We are still grappling with a university system that has been paralysed by strikes. As I write, the Academic Staff Union of Universities (ASUU), the Non-Academic Staff Union of University and Allied Institutions, (NASU), the Senior Staff Association of Nigerian Universities (SSANU), and the National Association of Academic Technologists (NAAT) are all on strike. Practically, Nigeria’s federal university system has been shut down for months.

Now primary and secondary schools are closing down. Someone said the Nigerian government will soon shut down. Apart from destroying its own ventures in the education space, the Nigerian government has failed to provide an enabling environment for the private sector to thrive. VERITAS University, Bwari, Abuja, has shut down academic activities following security reports that terrorists could attack and abduct students. It has also put on hold its new academic session slated to commence in September, and suspended exams for its students indefinitely.

At last, the NLC has embarked on a two-day nationwide protest in solidarity with the ASUU and other affiliate unions on industrial action in public universities. During the protest, a branch of ASUU called for a bill to regulate how children of public officers enroll in schools outside Nigeria. The union thinks this could help Nigerian leaders to develop formidable educational institutions and improve the funding of the university system.

“If they school here and their children are here, they will show total support for the university system and the tertiary institutions in Nigeria,” the union argued. I doubt if our lawmakers will ever enact such a law.
Nigerian leaders are the only people I know that will never taste the stew they prepare for others to eat. They are managers who would rather opt for the products of a competitor rather than the products of their own company. Our presidents, VPs, governors, ministers, senior civil servants, etc., prefer to send their children abroad for study. If our leaders think they are doing us, well, they should at least allow their own children to be part of the fun here.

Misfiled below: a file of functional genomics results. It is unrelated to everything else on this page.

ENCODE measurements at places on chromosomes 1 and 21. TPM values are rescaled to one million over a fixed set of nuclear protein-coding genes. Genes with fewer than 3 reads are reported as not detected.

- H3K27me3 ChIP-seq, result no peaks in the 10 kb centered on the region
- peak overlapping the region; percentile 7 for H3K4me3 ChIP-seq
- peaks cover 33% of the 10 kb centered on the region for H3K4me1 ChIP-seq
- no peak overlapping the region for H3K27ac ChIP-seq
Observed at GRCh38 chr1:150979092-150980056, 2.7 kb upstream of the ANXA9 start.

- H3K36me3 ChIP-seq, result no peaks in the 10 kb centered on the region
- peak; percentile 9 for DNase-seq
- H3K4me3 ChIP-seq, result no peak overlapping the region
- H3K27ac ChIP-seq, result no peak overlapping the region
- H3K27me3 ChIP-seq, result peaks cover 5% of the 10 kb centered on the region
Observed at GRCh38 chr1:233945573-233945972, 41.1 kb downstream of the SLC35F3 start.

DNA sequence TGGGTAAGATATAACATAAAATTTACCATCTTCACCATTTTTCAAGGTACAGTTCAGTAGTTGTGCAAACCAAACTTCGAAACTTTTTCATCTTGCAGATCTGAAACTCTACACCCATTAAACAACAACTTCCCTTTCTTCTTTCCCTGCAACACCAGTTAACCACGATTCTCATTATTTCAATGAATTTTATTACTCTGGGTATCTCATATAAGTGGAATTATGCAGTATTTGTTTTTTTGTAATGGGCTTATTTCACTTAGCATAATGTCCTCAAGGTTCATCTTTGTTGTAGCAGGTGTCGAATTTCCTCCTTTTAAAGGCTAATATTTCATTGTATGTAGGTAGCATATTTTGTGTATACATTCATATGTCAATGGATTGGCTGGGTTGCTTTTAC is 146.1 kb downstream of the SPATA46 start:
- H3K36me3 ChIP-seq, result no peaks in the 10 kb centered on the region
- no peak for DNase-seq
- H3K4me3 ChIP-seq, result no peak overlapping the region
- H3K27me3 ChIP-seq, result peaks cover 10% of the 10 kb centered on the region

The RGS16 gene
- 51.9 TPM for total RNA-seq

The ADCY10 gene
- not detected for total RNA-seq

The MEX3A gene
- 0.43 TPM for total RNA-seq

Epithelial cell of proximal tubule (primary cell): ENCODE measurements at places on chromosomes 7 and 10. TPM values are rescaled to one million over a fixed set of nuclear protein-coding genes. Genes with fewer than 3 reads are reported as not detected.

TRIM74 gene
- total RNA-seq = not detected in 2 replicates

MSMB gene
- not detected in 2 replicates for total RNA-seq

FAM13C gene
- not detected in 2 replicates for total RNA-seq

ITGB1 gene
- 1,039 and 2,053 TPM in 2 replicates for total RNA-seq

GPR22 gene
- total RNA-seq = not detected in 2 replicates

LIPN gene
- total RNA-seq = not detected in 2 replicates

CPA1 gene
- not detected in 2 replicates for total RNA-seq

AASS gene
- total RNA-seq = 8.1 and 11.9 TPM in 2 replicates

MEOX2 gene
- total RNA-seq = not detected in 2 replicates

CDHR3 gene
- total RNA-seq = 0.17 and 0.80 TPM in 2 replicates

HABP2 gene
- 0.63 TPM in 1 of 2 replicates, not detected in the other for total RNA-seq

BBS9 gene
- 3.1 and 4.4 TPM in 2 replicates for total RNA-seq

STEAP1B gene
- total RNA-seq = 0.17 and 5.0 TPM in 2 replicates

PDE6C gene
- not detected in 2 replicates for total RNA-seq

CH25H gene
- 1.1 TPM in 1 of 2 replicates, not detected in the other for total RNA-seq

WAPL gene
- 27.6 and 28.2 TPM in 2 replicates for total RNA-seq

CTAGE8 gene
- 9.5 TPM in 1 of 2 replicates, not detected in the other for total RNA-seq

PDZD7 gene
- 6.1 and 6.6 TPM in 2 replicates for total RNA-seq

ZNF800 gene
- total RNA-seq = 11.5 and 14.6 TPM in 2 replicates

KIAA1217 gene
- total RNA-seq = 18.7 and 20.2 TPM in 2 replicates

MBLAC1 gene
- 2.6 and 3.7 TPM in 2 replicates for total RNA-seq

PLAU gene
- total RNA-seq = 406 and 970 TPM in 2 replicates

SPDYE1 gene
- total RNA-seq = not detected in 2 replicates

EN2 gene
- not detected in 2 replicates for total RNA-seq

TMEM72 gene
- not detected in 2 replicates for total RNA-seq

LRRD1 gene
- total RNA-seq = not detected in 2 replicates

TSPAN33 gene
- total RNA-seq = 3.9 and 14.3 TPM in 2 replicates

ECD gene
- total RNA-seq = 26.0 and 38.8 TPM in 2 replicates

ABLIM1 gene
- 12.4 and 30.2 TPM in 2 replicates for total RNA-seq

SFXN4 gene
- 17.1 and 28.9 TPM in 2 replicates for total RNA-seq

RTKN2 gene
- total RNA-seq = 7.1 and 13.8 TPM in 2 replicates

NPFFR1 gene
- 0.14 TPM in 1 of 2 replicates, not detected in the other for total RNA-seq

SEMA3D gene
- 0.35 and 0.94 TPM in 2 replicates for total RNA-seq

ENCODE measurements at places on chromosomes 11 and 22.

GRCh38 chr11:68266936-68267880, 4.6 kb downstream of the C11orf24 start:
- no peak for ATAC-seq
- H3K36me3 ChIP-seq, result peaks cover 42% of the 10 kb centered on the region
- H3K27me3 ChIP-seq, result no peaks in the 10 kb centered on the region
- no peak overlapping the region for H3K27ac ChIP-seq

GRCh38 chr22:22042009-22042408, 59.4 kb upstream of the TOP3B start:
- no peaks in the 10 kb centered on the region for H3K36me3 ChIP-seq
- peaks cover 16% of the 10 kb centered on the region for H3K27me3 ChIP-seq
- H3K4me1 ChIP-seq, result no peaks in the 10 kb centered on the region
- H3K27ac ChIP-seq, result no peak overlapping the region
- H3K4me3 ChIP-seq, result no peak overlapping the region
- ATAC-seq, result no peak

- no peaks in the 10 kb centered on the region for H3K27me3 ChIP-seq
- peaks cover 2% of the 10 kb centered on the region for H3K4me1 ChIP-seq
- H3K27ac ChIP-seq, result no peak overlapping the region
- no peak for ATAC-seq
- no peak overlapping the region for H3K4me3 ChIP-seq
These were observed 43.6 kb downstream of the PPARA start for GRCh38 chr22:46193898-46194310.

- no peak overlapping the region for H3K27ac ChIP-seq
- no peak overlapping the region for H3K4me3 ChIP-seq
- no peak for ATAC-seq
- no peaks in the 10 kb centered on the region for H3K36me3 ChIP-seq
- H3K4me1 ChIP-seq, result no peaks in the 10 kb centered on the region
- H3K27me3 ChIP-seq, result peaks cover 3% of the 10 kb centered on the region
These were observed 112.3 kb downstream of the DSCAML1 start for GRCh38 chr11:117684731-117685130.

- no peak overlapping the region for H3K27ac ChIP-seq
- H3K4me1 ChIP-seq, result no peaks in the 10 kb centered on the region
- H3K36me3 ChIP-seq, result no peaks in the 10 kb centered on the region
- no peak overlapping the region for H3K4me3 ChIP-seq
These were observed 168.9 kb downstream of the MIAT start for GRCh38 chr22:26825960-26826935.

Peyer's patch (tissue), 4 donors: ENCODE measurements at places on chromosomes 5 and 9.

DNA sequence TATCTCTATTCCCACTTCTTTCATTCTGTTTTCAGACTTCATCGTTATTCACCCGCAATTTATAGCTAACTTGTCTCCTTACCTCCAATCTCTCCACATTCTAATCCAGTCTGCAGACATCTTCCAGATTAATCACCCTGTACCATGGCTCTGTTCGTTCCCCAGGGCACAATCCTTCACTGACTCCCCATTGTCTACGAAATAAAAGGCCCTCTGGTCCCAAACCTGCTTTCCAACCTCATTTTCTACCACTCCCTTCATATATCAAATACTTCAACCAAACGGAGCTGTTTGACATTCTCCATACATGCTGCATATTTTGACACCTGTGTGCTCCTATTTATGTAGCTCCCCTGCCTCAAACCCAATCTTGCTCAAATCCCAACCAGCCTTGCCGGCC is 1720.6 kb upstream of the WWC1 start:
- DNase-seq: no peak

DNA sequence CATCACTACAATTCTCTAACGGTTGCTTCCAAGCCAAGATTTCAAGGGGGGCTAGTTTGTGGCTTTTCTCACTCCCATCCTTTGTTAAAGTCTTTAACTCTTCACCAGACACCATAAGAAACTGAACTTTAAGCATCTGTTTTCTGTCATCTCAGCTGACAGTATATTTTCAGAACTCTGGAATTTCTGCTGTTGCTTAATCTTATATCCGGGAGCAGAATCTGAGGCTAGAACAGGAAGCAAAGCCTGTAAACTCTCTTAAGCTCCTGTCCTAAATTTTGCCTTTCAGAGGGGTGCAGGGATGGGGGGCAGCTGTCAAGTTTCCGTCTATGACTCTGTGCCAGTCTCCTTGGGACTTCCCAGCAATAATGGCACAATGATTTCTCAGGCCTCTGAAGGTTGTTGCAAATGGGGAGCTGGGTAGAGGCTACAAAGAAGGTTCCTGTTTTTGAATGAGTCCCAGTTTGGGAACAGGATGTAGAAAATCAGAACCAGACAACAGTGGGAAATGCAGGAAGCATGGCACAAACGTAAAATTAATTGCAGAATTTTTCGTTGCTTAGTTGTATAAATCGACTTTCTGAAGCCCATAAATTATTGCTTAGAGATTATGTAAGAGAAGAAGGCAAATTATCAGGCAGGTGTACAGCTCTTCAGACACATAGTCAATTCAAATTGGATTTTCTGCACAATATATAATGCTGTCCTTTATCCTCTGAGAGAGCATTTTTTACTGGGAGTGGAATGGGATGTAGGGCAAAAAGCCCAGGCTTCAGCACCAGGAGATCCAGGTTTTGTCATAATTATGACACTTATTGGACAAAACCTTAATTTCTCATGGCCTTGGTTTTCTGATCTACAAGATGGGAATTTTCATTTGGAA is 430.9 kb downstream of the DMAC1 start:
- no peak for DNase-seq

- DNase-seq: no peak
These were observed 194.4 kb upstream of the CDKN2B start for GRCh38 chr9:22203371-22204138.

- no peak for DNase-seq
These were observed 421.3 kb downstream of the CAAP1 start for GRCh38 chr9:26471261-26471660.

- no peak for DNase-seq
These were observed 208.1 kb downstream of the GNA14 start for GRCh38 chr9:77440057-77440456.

Honestly, Nigeria is a country of absurdities. This is a country where a president will be proud to superintend a ministry in ruins and still boast of being a messiah in the oil sector. We have a president that lectures others on insecurity when his own country is on the verge of being taken over by terrorists.

In the same vein, we have a Speaker of the House of Representatives that flaunts pictures of leadership course at Harvard, one of the best universities in the world, amid a prolonged ASUU strike in his own country. He even chose the day that the Labour was protesting the five-month-long strike by ASUU to flaunt his studentship. Could this be a case of insensitivity, omission, commission or the three combined?

Anyway, the speaker has apologised to Nigerians. He has admitted that what he did was insensitive. It is left for Nigerians to either accept or reject his apology. All over the world, the parliament represents the interest of their people, they speak for the people, enact laws for the people. But here, they only speak and work for themselves. Their selfishness has repercussions. That is what we are all seeing now. May Nigeria not shut down.

The Nigerian tertiary system is presently in a big mess. Many institutions are yet to start the 2021 admission. Out of the total quota of 774,411 for university admission for 2021, only 312,666 representing 40.4 per cent has so far been used, leaving an unused quota of 461,745 or 59.6 per cent.

Overall, out of a total quota of 1,475,732 for admission into degree, NCE, ND and NID, only 425,410 representing 28.8% is currently being used while a total of 1,050,322 representing 71.2 % is unused due to ASUU strike.

Meanwhile, the Joint Admissions and Matriculation Board (JAMB) has held the policy meeting for 2022 admission. There is no guarantee that final year students will graduate as scheduled. There is already a backlog of students for 2021 and 2022 admissions. What happens to these students? Would they be combined? Do institutions have the carrying capacity to accommodate two sets of students at the same time? JAMB has to keep conducting its exams because the private institutions must keep operating and JAMB is the only body approved by law to conduct exam for all. So, the process for admission must continue!

Nigeria has killed its public primary schools, murdered its secondary schools, and now it is preparing the obituary of the public universities. Sad!

For now, one can only hope that the nationwide support protest by the NLC would yield a positive result. Till then, it’s good to keep one’s fingers crossed.

https://olamore.com/within-one-week-nigeria-seems-gone-upside